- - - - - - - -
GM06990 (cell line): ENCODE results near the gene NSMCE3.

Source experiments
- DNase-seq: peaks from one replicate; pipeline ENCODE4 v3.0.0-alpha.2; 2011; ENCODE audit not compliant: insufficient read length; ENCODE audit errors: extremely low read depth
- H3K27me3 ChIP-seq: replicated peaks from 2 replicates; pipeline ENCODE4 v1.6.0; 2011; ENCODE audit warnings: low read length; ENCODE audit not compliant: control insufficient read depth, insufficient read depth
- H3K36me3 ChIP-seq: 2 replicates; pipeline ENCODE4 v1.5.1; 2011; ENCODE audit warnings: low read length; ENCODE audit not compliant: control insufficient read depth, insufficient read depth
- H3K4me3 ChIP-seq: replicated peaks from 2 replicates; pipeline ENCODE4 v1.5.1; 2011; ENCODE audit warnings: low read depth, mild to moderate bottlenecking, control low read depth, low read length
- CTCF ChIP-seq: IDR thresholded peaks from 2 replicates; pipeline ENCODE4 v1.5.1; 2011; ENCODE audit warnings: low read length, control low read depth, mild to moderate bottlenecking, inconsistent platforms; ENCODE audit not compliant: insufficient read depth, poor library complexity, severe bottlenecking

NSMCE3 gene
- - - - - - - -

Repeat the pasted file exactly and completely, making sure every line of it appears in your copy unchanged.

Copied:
GM06990 (cell line): ENCODE results near the gene NSMCE3.

Source experiments
- DNase-seq: peaks from one replicate; pipeline ENCODE4 v3.0.0-alpha.2; 2011; ENCODE audit not compliant: insufficient read length; ENCODE audit errors: extremely low read depth
- H3K27me3 ChIP-seq: replicated peaks from 2 replicates; pipeline ENCODE4 v1.6.0; 2011; ENCODE audit warnings: low read length; ENCODE audit not compliant: control insufficient read depth, insufficient read depth
- H3K36me3 ChIP-seq: 2 replicates; pipeline ENCODE4 v1.5.1; 2011; ENCODE audit warnings: low read length; ENCODE audit not compliant: control insufficient read depth, insufficient read depth
- H3K4me3 ChIP-seq: replicated peaks from 2 replicates; pipeline ENCODE4 v1.5.1; 2011; ENCODE audit warnings: low read depth, mild to moderate bottlenecking, control low read depth, low read length
- CTCF ChIP-seq: IDR thresholded peaks from 2 replicates; pipeline ENCODE4 v1.5.1; 2011; ENCODE audit warnings: low read length, control low read depth, mild to moderate bottlenecking, inconsistent platforms; ENCODE audit not compliant: insufficient read depth, poor library complexity, severe bottlenecking

NSMCE3 gene